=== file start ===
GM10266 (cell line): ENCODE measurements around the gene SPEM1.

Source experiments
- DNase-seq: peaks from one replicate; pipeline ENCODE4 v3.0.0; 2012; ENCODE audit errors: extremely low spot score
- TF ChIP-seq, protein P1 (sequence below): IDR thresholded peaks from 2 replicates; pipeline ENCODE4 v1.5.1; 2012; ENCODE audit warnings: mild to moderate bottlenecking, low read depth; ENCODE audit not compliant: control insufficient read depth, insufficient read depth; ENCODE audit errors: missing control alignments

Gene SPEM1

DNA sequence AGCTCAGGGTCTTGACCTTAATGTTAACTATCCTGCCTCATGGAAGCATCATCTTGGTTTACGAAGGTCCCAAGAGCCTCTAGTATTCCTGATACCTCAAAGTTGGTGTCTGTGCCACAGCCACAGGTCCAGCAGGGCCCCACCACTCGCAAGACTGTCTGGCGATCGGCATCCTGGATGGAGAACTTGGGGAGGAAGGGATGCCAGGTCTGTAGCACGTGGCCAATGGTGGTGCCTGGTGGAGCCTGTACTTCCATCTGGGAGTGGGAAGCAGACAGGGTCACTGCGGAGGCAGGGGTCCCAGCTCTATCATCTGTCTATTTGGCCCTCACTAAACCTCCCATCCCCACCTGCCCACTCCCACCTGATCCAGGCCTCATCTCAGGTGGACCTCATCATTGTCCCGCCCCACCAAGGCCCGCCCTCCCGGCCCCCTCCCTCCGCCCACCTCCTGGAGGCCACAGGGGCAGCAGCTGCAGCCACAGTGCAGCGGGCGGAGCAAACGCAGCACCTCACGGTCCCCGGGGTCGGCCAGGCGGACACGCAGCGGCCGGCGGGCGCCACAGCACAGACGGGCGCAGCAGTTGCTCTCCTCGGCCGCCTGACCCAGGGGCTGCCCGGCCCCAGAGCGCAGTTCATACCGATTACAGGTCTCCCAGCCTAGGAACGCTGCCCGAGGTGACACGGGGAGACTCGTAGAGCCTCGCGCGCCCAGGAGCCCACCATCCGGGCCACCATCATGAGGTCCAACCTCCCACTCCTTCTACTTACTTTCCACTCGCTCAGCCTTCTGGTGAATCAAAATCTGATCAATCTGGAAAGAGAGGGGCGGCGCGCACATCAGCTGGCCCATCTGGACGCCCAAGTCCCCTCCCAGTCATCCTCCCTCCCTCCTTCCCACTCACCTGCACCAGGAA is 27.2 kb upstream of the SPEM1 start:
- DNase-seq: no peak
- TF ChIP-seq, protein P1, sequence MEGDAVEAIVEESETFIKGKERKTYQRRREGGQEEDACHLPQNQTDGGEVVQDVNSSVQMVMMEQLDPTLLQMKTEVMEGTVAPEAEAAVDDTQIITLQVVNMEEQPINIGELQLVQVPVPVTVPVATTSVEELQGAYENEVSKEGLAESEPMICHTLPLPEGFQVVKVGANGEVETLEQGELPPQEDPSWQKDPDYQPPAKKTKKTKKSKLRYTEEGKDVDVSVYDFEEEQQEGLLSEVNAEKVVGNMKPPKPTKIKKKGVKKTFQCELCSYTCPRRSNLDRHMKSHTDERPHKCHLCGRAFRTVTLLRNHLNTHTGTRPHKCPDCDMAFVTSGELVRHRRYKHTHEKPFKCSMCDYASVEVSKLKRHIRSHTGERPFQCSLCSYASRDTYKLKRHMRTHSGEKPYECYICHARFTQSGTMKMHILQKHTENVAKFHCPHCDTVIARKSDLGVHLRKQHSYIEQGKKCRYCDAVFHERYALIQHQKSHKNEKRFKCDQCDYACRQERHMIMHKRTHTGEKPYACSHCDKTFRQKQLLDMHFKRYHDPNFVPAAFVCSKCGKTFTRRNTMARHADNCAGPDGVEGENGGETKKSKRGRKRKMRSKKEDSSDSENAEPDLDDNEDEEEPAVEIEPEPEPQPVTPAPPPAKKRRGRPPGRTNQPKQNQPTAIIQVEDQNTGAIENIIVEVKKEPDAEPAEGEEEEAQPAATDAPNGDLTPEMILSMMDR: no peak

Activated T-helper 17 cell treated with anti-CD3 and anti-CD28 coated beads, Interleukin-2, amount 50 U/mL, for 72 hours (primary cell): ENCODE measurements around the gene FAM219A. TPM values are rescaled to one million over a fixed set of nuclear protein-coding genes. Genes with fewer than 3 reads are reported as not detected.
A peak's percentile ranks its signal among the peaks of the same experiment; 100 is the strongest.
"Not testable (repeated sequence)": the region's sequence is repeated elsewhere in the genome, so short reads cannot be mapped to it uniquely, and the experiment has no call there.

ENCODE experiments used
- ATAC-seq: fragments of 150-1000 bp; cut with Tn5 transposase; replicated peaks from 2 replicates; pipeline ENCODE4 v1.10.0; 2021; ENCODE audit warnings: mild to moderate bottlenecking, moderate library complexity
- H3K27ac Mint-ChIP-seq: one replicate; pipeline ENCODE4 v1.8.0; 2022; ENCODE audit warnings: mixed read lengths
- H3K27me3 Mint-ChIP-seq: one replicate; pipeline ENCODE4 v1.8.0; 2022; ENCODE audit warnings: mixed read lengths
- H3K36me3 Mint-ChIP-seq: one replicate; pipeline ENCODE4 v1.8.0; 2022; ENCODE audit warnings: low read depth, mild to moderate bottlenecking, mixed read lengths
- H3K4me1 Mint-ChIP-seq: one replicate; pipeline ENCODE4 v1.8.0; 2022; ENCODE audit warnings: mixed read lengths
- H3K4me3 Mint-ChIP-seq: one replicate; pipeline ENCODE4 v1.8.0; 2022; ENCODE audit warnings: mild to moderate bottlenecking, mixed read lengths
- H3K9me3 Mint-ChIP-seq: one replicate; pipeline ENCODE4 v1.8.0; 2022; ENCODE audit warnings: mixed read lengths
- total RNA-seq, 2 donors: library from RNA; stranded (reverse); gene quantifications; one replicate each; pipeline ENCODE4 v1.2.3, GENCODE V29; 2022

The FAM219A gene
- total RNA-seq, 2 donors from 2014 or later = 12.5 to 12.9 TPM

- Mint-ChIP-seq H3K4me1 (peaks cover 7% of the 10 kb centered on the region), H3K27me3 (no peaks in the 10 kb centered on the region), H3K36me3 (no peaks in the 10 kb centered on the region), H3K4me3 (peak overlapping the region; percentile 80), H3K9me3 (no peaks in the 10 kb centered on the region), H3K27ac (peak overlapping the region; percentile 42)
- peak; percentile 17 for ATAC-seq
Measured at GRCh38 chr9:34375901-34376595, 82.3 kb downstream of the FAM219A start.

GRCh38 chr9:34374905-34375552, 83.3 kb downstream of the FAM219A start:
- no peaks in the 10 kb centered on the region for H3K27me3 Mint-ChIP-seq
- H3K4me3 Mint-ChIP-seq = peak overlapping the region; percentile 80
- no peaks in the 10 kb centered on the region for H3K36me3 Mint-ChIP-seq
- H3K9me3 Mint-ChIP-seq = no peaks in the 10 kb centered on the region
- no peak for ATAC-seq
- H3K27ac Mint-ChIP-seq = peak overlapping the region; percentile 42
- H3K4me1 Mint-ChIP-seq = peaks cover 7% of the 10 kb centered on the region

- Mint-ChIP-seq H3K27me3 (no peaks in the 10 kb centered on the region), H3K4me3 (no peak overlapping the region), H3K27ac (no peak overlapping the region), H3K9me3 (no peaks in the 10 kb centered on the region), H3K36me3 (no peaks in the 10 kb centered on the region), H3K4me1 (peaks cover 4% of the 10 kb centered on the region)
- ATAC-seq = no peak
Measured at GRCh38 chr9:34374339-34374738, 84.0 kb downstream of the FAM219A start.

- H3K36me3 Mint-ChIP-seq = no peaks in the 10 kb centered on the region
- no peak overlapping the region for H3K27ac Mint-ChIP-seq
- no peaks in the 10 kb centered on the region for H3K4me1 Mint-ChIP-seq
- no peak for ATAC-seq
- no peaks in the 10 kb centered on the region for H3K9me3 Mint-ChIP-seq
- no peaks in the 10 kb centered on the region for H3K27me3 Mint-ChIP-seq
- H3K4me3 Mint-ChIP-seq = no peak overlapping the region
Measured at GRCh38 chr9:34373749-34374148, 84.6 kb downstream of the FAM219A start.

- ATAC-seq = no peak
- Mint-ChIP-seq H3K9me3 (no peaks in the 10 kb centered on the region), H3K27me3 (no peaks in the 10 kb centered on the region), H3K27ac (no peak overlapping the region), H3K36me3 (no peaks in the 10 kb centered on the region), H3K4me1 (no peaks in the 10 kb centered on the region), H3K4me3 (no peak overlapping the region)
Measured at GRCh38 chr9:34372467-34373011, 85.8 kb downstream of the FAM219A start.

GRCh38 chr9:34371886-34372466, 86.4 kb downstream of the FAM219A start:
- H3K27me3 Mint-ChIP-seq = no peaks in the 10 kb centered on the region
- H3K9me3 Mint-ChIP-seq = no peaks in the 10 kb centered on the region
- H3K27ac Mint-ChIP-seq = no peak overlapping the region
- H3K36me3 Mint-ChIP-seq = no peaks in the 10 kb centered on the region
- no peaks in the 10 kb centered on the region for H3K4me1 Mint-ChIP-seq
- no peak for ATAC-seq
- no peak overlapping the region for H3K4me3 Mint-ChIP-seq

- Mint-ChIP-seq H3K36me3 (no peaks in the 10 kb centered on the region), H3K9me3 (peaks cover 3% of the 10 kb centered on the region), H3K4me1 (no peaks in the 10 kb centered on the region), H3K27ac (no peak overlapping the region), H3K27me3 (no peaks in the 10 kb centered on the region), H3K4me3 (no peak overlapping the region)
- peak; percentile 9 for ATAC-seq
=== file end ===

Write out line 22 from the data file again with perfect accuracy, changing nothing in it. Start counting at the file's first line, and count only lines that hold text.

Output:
- total RNA-seq, 2 donors from 2014 or later = 12.5 to 12.9 TPM